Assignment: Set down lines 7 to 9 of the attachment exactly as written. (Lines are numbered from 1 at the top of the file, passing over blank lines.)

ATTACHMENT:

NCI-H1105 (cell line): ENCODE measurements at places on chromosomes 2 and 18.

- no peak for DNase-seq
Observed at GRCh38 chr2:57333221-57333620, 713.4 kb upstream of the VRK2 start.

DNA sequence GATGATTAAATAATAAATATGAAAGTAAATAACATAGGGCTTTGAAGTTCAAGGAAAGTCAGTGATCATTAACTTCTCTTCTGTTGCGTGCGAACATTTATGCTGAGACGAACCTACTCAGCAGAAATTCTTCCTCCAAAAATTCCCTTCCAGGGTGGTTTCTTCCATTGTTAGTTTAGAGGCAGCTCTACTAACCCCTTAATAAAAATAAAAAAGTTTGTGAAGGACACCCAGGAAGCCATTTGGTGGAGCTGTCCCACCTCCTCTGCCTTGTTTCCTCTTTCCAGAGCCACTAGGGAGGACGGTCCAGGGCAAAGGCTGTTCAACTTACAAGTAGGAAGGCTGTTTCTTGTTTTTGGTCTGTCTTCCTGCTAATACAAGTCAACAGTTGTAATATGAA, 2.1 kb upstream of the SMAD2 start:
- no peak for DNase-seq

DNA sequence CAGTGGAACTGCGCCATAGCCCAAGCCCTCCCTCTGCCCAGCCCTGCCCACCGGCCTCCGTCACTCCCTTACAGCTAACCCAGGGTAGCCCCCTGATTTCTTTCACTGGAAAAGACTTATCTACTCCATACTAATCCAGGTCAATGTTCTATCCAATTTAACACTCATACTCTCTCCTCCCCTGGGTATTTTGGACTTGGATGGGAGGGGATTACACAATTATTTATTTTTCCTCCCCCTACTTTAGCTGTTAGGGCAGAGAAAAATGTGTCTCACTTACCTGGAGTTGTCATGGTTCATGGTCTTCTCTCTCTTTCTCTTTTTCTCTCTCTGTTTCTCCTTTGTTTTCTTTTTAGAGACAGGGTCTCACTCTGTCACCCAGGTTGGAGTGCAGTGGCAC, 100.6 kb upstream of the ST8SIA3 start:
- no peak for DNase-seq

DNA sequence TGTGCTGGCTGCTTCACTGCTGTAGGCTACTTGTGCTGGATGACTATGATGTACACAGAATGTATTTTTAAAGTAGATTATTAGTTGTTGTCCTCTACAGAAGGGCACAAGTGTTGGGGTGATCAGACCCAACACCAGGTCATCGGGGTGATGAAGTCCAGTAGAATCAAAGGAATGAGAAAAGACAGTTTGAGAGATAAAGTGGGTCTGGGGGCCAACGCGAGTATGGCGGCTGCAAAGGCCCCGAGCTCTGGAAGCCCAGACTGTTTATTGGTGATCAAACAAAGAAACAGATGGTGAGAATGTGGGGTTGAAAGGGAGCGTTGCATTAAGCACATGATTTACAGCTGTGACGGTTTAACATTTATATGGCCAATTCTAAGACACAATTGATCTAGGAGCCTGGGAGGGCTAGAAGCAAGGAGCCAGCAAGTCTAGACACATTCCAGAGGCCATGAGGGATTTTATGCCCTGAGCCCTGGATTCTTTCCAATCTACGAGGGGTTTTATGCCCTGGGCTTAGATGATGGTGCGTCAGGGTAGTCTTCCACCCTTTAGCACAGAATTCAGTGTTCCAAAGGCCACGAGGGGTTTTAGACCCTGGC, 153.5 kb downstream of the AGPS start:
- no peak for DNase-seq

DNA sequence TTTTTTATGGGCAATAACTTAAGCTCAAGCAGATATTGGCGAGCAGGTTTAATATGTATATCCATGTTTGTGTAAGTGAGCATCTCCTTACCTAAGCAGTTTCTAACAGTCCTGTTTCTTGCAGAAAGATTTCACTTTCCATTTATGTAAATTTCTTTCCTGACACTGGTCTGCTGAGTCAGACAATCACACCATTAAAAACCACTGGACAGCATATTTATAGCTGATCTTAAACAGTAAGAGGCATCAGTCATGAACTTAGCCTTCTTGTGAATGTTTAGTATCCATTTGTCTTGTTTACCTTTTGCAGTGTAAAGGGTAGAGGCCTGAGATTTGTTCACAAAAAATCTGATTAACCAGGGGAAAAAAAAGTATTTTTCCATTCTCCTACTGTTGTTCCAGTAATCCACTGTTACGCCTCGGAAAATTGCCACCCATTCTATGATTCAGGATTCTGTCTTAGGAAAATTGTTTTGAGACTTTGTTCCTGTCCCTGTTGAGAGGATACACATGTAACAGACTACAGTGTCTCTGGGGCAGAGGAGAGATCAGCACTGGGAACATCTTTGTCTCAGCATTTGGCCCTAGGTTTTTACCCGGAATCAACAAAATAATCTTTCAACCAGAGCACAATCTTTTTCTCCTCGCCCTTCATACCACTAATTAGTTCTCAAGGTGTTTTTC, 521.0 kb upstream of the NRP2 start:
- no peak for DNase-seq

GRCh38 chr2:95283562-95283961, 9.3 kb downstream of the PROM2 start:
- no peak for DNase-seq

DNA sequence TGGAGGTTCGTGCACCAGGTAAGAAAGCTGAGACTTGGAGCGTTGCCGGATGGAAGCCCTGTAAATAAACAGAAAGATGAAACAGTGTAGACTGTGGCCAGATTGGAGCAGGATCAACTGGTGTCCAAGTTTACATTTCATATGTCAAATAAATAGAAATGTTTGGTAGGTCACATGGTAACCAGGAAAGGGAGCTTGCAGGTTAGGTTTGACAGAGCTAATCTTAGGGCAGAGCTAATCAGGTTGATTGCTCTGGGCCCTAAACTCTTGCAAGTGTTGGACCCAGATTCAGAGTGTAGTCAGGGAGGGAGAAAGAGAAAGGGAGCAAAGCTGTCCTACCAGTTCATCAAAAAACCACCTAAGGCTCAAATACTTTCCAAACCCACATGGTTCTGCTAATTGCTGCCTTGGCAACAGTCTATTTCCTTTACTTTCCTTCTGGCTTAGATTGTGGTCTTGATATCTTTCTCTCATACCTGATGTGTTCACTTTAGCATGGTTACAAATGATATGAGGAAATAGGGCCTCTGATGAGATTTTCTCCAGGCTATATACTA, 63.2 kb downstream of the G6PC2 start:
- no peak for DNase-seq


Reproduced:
- no peak for DNase-seq

DNA sequence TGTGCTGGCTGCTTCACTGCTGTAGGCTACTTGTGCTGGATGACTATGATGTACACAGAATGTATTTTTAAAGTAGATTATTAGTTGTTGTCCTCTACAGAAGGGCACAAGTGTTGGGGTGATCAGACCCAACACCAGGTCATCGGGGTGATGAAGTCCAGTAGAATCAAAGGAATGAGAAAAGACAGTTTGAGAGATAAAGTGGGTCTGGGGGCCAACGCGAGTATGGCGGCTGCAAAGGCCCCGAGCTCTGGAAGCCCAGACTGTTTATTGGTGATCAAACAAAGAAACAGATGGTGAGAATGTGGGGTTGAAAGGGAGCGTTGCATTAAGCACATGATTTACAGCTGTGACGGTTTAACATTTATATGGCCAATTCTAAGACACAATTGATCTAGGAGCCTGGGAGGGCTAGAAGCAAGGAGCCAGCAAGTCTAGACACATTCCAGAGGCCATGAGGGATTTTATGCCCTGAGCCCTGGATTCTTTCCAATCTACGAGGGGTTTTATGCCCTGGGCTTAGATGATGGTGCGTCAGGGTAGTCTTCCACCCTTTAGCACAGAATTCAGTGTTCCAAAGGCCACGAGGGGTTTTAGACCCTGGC, 153.5 kb downstream of the AGPS start:
- no peak for DNase-seq